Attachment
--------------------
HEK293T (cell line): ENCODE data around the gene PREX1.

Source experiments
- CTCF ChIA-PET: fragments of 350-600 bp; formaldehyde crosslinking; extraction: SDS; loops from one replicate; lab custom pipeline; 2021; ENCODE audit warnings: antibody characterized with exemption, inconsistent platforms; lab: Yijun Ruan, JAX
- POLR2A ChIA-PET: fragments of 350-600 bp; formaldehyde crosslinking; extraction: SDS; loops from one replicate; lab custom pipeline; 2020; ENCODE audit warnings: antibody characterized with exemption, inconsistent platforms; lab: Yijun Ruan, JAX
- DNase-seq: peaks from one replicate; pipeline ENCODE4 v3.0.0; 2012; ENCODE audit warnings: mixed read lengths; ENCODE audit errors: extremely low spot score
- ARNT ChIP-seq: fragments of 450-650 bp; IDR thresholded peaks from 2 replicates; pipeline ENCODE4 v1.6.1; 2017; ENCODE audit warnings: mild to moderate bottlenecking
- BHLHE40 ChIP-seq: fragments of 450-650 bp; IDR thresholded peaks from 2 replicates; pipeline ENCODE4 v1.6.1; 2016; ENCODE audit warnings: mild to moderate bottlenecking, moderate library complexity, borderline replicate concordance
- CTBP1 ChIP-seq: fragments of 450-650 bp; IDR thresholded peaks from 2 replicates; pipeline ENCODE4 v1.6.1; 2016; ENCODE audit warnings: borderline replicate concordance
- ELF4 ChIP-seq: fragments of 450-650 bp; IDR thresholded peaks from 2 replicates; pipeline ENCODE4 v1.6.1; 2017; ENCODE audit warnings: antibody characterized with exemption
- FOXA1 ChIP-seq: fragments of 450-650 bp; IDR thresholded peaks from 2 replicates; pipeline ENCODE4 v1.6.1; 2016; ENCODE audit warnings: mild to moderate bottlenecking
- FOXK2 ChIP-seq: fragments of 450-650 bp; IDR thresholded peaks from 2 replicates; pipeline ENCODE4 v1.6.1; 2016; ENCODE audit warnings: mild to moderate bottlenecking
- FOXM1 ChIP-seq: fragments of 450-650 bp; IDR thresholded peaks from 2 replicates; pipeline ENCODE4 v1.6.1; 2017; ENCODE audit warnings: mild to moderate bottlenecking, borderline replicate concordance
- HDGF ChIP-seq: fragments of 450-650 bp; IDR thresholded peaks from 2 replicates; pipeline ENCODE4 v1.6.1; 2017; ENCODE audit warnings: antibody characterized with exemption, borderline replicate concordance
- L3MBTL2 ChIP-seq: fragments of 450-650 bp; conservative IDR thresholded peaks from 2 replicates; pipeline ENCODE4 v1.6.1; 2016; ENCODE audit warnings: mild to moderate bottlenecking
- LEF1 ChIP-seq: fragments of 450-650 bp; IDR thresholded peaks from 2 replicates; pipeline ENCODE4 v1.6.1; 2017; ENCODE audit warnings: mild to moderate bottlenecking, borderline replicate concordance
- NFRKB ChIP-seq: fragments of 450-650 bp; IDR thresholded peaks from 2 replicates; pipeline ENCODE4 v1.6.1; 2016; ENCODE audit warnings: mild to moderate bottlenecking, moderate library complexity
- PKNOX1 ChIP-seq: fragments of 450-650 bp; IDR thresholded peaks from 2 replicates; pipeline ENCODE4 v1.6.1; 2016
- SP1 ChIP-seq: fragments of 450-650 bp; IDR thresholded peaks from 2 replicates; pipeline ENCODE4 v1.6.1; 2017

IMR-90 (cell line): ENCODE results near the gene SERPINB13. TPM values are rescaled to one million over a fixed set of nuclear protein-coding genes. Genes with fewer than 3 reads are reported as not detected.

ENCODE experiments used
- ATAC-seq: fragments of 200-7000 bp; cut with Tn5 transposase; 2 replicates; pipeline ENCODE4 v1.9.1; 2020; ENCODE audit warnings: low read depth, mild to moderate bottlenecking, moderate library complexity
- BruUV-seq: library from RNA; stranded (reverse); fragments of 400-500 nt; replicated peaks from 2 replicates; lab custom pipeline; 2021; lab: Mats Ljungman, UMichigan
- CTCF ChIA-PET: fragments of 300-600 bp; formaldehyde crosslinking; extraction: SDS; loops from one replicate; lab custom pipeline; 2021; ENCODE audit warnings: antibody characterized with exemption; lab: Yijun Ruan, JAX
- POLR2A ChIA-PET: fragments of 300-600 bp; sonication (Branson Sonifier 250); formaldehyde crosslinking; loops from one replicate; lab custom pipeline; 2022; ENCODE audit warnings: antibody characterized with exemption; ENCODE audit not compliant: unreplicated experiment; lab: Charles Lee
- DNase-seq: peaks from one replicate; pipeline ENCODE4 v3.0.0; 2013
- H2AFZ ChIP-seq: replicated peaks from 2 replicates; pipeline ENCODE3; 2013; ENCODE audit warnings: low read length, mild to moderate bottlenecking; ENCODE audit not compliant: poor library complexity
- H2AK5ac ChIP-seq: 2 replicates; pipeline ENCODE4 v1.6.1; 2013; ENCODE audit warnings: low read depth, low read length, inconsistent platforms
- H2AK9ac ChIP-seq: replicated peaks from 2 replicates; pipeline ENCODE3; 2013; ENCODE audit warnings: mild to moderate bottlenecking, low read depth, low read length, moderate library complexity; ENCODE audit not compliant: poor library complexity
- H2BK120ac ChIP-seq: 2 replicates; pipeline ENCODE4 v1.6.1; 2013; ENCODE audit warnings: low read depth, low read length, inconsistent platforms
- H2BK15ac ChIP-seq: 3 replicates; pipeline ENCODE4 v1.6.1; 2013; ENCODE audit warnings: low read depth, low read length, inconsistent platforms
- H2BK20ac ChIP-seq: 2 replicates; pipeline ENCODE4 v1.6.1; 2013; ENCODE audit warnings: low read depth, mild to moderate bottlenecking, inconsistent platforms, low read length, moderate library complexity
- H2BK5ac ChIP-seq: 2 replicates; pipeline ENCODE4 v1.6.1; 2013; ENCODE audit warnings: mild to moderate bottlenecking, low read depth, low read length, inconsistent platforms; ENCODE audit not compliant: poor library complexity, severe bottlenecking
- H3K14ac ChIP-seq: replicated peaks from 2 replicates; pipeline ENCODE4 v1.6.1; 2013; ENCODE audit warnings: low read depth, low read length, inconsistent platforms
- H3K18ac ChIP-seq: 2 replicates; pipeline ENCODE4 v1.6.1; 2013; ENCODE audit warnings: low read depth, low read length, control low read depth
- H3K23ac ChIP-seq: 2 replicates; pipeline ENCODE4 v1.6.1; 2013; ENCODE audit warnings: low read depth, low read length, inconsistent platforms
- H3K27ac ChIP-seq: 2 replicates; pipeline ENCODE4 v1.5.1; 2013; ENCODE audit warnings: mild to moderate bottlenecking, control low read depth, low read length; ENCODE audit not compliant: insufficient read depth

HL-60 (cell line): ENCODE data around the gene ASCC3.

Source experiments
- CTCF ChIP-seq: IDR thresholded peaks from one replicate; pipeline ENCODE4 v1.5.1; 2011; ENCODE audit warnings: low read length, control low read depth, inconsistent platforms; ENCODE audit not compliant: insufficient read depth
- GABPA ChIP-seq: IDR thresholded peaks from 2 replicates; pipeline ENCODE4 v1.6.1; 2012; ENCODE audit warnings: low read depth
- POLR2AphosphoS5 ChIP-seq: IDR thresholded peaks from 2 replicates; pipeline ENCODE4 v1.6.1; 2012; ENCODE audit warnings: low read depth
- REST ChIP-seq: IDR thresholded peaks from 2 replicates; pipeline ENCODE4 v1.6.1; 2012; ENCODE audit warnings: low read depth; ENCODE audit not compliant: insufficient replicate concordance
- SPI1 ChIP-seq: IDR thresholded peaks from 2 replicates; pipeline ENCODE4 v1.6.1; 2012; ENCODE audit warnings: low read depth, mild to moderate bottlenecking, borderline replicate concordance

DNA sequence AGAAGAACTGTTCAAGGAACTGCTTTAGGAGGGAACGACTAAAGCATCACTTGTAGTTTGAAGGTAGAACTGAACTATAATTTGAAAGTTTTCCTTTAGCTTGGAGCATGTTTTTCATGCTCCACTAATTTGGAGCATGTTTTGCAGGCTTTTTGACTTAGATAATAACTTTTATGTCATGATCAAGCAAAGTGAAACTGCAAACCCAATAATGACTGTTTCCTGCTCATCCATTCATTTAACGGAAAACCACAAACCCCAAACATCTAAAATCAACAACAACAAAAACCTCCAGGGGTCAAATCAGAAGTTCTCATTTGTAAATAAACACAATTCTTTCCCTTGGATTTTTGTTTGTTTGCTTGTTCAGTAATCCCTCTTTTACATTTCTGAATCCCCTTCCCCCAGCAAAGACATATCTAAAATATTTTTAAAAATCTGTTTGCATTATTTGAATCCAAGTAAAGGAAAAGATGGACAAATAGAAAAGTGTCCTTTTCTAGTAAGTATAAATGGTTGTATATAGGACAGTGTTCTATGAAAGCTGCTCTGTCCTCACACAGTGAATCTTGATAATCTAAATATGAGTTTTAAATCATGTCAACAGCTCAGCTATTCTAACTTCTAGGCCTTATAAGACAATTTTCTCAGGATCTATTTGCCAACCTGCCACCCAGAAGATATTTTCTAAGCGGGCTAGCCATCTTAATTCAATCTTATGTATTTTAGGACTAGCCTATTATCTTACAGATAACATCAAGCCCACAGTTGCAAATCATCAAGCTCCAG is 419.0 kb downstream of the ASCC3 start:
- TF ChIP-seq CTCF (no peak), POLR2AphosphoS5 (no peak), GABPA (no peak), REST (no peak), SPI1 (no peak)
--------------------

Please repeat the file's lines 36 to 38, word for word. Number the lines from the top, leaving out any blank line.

- H3K27ac ChIP-seq: 2 replicates; pipeline ENCODE4 v1.5.1; 2013; ENCODE audit warnings: mild to moderate bottlenecking, control low read depth, low read length; ENCODE audit not compliant: insufficient read depth

HL-60 (cell line): ENCODE data around the gene ASCC3.

Source experiments